The PaleoJump database currently includes records from 131 sites, grouped by their geological type: 49 marine-sediment cores, 32 speleothems, 18 lake sediment cores, 20 terrestrial records, and 12 ice cores. The main sources for this database are the PANGAEA and NCEI/NOAA open-access data repositories, while some records are, unfortunately, available only on request from the authors of the original studies; in the latter case, links to the corresponding articles are provided. The paleorecords have been selected for their ability to represent different aspects of past climate and environmental variability. In addition to containing abrupt transitions, these records are characterized by high temporal resolution, multi-millennial time scales, and a comprehensive spatial coverage. This selection simplifies the search for records that are most helpful in the investigation of critical transitions and of the behavior of tipping elements.

Resolution is a crucial factor in the selection of records. As a metric, we use ‘maximum resolution’, which we define as the temporal resolution of the 10 ky interval with the smallest average time step. We took this approach to ensure that records with nonuniform resolution or with gaps in the data are not overlooked. To make the selection more conservative, we only considered resolution for time intervals older than 14 ka BP because more recent intervals often have a significantly higher resolution. The selection criteria varied depending on the source type and time interval. For example, for records that only cover the Last Glacial Cycle, we select those with a maximum resolution of 200 years or better, while older records in our database have a resolution no worse than 400 years. However, exceptions were made for records from undersampled regions, such as the Guliya ice core22 and several lake sediment records, and for exceptionally long and complete records, like the CENOGRID23 and Chinese Loess Plateau24 stacks.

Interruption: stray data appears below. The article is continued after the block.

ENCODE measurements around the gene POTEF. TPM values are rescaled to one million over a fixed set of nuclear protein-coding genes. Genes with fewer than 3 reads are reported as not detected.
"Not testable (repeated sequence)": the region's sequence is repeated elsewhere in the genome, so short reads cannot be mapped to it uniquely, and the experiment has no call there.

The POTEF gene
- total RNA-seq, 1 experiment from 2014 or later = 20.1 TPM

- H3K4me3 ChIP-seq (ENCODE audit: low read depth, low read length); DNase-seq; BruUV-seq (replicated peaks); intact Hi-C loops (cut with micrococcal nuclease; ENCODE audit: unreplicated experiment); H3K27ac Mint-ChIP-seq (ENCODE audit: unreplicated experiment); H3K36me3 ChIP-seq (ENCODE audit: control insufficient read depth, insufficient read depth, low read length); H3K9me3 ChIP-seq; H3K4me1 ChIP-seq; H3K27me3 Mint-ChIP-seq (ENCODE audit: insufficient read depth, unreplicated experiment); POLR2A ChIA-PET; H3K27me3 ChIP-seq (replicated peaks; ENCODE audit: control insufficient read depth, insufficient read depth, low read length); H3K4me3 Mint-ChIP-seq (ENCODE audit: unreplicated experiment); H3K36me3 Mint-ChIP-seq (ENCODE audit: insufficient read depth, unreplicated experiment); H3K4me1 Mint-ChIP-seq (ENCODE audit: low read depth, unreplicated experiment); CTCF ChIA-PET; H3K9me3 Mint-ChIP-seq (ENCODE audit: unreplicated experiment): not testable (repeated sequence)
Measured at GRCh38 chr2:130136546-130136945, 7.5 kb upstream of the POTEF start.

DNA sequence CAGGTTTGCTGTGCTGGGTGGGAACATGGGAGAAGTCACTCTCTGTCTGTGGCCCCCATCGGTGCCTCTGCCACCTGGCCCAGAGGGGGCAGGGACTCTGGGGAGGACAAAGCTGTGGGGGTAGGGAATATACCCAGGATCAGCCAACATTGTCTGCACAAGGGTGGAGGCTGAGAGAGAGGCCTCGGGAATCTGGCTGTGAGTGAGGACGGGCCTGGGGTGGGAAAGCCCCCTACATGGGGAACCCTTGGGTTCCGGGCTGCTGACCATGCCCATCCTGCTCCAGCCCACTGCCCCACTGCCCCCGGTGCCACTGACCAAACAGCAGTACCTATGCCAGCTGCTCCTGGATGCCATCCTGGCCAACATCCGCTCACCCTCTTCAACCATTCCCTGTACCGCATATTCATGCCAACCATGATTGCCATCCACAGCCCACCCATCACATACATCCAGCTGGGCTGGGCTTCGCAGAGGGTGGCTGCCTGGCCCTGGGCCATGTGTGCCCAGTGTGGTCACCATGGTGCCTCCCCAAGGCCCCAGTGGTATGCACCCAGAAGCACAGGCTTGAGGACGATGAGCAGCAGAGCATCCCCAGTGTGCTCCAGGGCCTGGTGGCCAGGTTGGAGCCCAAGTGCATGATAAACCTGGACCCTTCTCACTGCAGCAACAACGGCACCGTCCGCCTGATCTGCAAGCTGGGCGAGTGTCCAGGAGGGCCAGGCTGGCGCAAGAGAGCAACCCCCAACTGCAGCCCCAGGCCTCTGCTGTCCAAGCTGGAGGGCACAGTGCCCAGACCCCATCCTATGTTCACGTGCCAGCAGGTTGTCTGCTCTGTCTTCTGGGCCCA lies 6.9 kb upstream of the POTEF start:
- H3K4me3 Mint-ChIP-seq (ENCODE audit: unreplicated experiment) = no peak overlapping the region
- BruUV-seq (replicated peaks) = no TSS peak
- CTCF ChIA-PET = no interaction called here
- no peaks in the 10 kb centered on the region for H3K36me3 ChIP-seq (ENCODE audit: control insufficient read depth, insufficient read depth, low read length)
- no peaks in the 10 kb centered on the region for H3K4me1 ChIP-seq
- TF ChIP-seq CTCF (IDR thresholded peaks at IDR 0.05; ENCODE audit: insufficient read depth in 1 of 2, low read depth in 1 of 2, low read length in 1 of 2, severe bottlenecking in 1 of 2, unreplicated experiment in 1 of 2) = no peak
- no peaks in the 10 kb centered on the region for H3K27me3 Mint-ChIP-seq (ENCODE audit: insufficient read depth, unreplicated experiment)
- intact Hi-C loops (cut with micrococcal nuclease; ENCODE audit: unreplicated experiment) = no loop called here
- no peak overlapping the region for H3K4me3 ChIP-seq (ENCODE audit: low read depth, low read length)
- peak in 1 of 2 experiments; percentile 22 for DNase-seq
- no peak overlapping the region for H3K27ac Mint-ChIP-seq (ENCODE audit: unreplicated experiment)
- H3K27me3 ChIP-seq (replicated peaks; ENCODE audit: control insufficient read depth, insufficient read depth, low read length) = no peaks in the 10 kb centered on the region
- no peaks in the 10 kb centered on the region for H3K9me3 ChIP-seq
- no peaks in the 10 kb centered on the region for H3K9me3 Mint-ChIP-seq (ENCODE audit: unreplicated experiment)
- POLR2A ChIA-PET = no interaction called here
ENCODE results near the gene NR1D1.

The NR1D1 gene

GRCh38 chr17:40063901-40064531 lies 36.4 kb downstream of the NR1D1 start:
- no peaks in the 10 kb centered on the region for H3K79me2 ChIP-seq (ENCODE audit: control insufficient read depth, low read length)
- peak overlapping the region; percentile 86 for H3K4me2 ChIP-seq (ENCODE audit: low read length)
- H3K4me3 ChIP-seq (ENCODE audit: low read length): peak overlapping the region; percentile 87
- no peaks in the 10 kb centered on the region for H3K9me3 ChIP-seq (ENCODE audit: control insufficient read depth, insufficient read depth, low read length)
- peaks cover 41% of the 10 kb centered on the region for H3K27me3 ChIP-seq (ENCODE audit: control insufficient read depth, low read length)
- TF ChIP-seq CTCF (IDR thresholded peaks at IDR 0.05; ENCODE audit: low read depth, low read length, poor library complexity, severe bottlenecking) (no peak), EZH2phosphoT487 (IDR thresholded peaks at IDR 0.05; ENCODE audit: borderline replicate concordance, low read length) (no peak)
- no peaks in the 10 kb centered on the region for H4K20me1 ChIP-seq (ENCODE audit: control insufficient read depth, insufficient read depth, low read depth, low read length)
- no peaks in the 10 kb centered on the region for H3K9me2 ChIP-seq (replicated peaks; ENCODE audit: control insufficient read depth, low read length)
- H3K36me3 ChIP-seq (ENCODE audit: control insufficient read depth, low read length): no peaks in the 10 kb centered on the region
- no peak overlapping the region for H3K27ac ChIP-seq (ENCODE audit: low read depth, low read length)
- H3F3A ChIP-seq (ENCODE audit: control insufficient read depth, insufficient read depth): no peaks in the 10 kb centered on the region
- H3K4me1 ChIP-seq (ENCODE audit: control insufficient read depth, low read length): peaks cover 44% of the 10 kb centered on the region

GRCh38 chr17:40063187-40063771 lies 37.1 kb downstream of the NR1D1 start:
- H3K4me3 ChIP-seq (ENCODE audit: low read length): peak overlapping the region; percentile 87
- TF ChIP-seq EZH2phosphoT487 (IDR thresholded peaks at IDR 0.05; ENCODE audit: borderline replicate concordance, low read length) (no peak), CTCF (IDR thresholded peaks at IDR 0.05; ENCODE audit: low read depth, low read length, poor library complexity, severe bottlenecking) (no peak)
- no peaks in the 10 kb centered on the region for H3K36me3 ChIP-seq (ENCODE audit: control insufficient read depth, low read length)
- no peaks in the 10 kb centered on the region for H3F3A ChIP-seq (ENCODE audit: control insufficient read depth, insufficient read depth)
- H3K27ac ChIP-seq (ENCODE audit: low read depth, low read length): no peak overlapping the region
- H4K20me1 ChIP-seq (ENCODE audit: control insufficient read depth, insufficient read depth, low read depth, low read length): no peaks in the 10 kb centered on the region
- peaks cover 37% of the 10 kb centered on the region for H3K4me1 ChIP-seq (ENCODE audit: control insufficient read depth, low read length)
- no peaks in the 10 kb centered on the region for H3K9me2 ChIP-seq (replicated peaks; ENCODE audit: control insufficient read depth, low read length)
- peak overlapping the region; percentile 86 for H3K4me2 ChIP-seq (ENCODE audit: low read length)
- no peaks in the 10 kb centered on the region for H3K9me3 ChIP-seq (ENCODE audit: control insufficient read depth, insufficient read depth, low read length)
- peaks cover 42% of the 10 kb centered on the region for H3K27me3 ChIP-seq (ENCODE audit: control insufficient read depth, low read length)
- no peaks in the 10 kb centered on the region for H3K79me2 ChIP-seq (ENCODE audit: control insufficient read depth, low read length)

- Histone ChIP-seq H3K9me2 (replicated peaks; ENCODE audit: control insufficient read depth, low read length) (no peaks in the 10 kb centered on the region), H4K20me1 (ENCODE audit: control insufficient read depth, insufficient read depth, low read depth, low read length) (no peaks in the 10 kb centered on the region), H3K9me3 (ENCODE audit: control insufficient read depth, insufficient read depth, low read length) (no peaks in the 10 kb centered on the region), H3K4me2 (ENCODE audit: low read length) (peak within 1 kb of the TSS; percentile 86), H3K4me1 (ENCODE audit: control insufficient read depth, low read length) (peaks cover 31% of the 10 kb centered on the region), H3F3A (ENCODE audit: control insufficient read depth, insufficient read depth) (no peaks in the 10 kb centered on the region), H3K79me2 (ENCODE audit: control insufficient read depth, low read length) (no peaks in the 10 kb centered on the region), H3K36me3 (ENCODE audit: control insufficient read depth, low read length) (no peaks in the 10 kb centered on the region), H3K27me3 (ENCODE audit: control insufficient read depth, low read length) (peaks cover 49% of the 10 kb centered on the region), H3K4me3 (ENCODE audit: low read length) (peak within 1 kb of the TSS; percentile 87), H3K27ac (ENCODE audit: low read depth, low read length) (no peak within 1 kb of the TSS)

While many of the paleosites listed in PaleoJump include multiple proxy types, we have focused on proxies that can be directly compared with climate models: oxygen isotopes reflecting changes in past temperatures, sea level, and precipitation; carbon isotopes containing information on past vegetation and the carbon cycle; aeolian deposits that include signatures of past precipitation, mineral aerosols, and atmospheric transport patterns; as well as other proxy-based estimates of past temperatures. We have mainly focused on the Last Glacial Cycle, due to the well-established evidence of past abrupt transitions—such as DO and Heinrich events—with most records also covering Holocene deglaciation. Other records extend further back in time, including DO-like events during earlier glacial cycles of the Quaternary, and earlier climatic events of the Cenozoic era, such as the Eocene–Oligocene Transition at 34 Ma or the PETM at 56 Ma. While PaleoJump provides global coverage with records from all continents and ocean basins, its spatial coverage is biased towards the North Atlantic region due to greater availability and to the strong impact of the DO events.

The well-known uncertainties in paleoclimate records need to be considered in building such a database. A key source of uncertainty is in their chronologies, as dating methods such as radiocarbon dating and layer counting have limitations and potential sources of error25,26. When independent dating is unavailable, “wiggle matching” is often performed to match records with other, well-dated records, but this method’s use can be complicated by differences in local climate variability and time lags in climate signal propagation27,28. Additionally, recorded values of climate proxies may be affected by extra-climatic processes—physical, biological, and chemical—or by measurement errors. Interpretation of proxy records can also be challenging because a given proxy variable may be influenced by multiple climatic processes29,30,31, making it difficult to determine the specific climate conditions it represents.

In many of the records in PaleoJump, the chronology used for the original study has since been updated in more recent ones. When this is the case, we use the most recent age model’s chronology. However, when the newer chronology does not cover the complete record, which is often the case, we use the older chronology. Furthermore, we did not attempt to harmonize and synchronize the age models among the records. These choices ensure that the most complete versions of the records are included in the database, while also allowing users to independently reproduce our analyses without having to reevaluate how harmonization was performed.